Print Friendly, PDF & Email
John Petley

John Petley

John Petley is Operations Manager for Campaign for an Independent Britain

More Posts


  1. John Petley
    John PetleyReply

    Eric Brown has made the following comment:-

    John Petley rightly points out how since its inception and till now, French has been ‘the principal language of the EEC/EU within its institutions’. That will not change, even if the UK were to go back on Brexit and stay in the EU..

    For English to lose its status as the first foreign language of most EU member states would mean that the education authorities of those countries would have to take steps to change that policy and replace English with French. Where would they suddenly find all the teachers of French to implement this policy, let alone the wherewithal to do so, and would the business community, who often trade in English with the world outside the EU, welcome such a policy? English, after all, is the lingua franca of international trade.

    Gaelic, or Irish as it is officially called, may be regarded as the Republic of Ireland’s official language, but about one per cent of the population have it as a mother tongue and of the non-native speakers only a small percentage of the population are genuinely competent, fluent Irish speakers. Are Irish MEPs and officials going to welcome English being banned as a language of communication in EU discussions?

    As for Malta, Maltese may be the official language but most Maltese are bilingual speakers of Maltese and English. English is the language of tourism on Malta and Gozo; and how likely are Maltese officials to be able to communicate with an official from another EU state in Maltese? Obviously, both parties will choose English.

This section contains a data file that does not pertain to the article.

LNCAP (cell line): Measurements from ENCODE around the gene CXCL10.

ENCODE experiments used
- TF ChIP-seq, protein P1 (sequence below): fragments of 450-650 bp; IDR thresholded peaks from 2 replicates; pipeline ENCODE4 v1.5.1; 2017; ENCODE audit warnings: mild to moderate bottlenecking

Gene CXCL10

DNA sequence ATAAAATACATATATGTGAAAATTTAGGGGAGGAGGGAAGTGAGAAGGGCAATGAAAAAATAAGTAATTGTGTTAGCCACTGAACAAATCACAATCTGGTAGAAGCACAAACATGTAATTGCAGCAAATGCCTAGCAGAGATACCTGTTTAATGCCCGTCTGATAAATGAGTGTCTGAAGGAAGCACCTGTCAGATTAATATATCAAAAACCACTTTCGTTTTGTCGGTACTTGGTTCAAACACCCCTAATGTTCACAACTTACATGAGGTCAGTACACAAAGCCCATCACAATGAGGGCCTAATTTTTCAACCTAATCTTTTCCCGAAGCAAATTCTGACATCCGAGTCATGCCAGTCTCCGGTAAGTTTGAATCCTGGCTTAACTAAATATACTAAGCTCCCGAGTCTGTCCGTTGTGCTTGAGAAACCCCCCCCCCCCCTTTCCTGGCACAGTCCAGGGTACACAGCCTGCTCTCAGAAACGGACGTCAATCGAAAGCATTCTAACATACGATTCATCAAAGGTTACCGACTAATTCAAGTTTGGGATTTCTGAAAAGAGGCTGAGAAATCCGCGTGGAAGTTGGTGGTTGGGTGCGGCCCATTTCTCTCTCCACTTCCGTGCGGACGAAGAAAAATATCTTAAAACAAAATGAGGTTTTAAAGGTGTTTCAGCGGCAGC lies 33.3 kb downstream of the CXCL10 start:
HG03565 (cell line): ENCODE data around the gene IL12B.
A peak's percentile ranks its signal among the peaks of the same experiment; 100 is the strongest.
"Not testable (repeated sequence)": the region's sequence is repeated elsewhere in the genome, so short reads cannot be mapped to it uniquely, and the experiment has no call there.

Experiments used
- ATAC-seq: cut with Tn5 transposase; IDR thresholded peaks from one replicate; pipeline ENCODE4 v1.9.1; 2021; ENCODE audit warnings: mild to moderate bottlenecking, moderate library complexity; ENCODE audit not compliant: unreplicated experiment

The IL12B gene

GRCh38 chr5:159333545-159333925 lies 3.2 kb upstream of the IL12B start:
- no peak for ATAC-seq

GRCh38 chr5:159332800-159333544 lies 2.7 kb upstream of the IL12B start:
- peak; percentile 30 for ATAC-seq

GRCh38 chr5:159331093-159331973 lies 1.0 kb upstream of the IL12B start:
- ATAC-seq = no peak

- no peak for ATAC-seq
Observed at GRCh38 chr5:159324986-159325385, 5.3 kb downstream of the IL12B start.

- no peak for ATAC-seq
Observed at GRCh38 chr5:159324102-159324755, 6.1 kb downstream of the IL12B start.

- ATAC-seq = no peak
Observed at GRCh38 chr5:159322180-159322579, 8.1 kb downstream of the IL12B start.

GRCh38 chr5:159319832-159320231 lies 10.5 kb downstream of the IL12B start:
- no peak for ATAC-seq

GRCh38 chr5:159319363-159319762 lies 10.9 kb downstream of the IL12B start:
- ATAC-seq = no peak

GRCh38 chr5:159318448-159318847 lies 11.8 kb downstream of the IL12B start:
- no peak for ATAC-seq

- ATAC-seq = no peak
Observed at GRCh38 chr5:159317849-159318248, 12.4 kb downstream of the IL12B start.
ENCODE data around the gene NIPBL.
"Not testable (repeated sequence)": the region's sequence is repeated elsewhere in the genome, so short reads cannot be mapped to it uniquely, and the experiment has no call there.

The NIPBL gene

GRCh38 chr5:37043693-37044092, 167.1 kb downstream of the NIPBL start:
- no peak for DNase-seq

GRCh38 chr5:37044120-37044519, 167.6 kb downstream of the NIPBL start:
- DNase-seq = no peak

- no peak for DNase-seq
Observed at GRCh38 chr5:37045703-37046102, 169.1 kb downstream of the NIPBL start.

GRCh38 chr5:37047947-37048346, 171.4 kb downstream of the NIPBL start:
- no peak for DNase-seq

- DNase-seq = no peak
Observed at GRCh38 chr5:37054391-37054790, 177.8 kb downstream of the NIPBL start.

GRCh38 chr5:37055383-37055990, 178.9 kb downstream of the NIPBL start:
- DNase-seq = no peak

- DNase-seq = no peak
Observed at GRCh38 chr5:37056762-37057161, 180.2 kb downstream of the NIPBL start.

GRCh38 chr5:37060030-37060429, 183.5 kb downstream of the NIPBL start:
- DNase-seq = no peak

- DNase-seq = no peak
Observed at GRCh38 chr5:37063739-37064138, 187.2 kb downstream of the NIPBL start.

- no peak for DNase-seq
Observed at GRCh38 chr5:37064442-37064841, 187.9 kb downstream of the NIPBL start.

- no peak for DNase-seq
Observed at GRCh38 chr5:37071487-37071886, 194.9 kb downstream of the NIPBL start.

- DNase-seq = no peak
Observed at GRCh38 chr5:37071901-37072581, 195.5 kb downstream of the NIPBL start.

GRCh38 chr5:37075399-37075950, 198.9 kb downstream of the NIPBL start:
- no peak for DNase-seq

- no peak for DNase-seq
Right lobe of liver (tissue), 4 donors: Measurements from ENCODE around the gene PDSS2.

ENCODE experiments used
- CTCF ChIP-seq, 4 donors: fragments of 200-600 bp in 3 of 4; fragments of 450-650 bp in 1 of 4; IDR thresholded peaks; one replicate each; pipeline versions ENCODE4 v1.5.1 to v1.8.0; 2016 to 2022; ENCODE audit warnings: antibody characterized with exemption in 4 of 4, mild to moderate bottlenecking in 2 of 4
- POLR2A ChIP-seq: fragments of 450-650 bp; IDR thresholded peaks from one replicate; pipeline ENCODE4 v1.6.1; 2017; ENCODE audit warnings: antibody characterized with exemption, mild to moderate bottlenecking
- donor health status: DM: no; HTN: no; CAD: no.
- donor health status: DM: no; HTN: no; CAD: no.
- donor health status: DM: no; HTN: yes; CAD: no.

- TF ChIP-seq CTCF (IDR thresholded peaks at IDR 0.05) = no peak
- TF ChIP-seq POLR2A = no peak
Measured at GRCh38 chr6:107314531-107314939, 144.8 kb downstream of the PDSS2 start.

English may no longer remain the ‘notified’ language of any EU member state – to quote Danuta Hübner – but it will continue to be the most popular language of oral communication across the EU.

  2. Gordon WebsterReply

    I agree with Eric regarding the Irish and Gaelic. It is no more than a romantic notion, which precious few Irish take much notice of. I have many friends in the Irish Republic, and only one of them knows any Gaelic.
    As for Ms Hubner, I think her pronouncements are more a case of panic at Brexit than considered thought. Of all Eastern European States, Poland has gained the most from Britain being in the EU. It has sent us nearly 2 million people as cheap labour, or to live on Benefits, while sending a large amount of money home – even Child Tax Ccredits and Child Benefits for children who may never set foot in Britain. It has enjoyed the transfer of factories, paid for by Brussels, to Poland, with the loss of thousands of jobs here – a case in point being NCR’s manufacture of ATM’s, now in Poland with the loss of 1500 jobs in Dundee, where the things were invented. Without Britain to asset strip and raid financially, Poland will be infinitely poorer, and they know it.

Leave a comment